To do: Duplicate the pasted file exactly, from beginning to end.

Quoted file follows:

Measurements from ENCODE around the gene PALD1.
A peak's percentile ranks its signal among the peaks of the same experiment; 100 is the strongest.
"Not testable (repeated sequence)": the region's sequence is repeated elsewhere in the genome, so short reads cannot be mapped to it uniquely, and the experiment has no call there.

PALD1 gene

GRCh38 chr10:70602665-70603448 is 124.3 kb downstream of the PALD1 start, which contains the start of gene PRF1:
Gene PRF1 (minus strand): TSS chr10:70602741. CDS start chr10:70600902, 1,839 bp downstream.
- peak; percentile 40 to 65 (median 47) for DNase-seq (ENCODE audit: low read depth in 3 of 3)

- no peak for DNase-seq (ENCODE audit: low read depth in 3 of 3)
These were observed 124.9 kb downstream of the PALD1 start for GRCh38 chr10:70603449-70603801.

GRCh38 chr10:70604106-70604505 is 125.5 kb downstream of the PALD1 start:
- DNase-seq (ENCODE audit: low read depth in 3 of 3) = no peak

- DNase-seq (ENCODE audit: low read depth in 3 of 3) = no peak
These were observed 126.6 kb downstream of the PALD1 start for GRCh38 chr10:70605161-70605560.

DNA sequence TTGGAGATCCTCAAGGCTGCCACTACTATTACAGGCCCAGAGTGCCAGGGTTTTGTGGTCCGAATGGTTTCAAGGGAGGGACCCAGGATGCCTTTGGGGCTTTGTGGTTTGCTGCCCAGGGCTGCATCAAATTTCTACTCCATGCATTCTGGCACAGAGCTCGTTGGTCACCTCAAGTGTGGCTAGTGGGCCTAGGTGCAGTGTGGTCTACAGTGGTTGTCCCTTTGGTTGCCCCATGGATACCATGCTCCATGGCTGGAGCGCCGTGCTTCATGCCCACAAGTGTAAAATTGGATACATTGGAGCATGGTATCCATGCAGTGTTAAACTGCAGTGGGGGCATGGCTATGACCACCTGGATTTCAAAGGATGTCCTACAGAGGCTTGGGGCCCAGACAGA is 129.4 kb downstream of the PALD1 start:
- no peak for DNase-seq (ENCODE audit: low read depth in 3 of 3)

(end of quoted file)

Measurements from ENCODE around the gene PALD1.
A peak's percentile ranks its signal among the peaks of the same experiment; 100 is the strongest.
"Not testable (repeated sequence)": the region's sequence is repeated elsewhere in the genome, so short reads cannot be mapped to it uniquely, and the experiment has no call there.

PALD1 gene

GRCh38 chr10:70602665-70603448 is 124.3 kb downstream of the PALD1 start, which contains the start of gene PRF1:
Gene PRF1 (minus strand): TSS chr10:70602741. CDS start chr10:70600902, 1,839 bp downstream.
- peak; percentile 40 to 65 (median 47) for DNase-seq (ENCODE audit: low read depth in 3 of 3)

- no peak for DNase-seq (ENCODE audit: low read depth in 3 of 3)
These were observed 124.9 kb downstream of the PALD1 start for GRCh38 chr10:70603449-70603801.

GRCh38 chr10:70604106-70604505 is 125.5 kb downstream of the PALD1 start:
- DNase-seq (ENCODE audit: low read depth in 3 of 3) = no peak

- DNase-seq (ENCODE audit: low read depth in 3 of 3) = no peak
These were observed 126.6 kb downstream of the PALD1 start for GRCh38 chr10:70605161-70605560.

DNA sequence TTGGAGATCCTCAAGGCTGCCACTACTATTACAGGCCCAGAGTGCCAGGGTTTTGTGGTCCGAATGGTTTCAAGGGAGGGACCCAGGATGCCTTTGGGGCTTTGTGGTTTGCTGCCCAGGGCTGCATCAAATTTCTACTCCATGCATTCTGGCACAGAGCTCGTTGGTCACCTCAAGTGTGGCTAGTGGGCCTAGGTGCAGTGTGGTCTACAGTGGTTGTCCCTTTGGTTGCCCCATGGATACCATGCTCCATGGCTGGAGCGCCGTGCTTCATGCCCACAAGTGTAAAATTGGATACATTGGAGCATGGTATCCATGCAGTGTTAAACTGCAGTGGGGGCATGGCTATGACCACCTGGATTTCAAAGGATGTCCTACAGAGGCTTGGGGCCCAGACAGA is 129.4 kb downstream of the PALD1 start:
- no peak for DNase-seq (ENCODE audit: low read depth in 3 of 3)